HC Deb 06 February 1963 vol 671 cc420-1
4. Mr. John Hall

asked the Civil Lord of the Admiralty to what extent, and in what branches of the Navy, recruiting has fallen short of requirements.

Mr. C. Ian Orr-Ewing

In the first 10 months of the recruiting year 1962–63 the entry of R.N. ratings and R.M. other ranks was 6,250 which was 200 or 3 per cent. short of the overall target for the period. Recruiting for a number of branches was fully up to our needs but there were some shortfalls in the seaman, communications, naval airman, naval air mechanic, sick berth and steward branches.

Mr. Hall

Can my hon. Friend give me any idea when these shortfalls are likely to be made good? Is the present trend of recruiting sufficiently satisfactory for him to think that these difficulties will be overcome in the near future?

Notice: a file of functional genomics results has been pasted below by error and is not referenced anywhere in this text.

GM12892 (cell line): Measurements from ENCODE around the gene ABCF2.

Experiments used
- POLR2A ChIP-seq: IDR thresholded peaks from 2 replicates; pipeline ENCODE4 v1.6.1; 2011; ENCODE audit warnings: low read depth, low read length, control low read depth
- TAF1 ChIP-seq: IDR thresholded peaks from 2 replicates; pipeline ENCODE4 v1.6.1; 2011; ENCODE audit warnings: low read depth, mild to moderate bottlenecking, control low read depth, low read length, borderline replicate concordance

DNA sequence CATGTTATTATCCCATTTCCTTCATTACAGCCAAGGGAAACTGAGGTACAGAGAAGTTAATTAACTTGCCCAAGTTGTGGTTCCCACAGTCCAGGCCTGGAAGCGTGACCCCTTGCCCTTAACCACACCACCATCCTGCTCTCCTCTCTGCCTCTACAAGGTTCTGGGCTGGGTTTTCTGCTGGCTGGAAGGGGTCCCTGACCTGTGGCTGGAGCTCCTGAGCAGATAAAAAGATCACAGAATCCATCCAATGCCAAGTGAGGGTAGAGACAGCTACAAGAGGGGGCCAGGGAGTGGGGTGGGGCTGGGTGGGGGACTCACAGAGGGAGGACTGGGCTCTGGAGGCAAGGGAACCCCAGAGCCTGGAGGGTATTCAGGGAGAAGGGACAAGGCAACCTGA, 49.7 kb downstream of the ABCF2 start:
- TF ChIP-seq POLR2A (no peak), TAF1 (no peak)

Mr. Orr-Ewing

We have looked at our whole recruiting organisation. We have improved our recruiting offices, or careers offices, as we call them, by putting them in better places and modernising them. The whole aspect of our recruiting has been re-examined, and I hope that we shall meet our target for the future.

Mr. Willis

Can the hon. Gentleman say whether the Admiralty is recruiting a sufficient number for the electrical branches?

Mr. Orr-Ewing

I should like to have notice of that supplementary question, because it really breaks down into the artificer apprentices in various branches. This has been a problem in the past. At present, young boys are coming forward in numbers because they realise the value of electrical skills, not only in the Royal Navy, but in civilian life thereafter.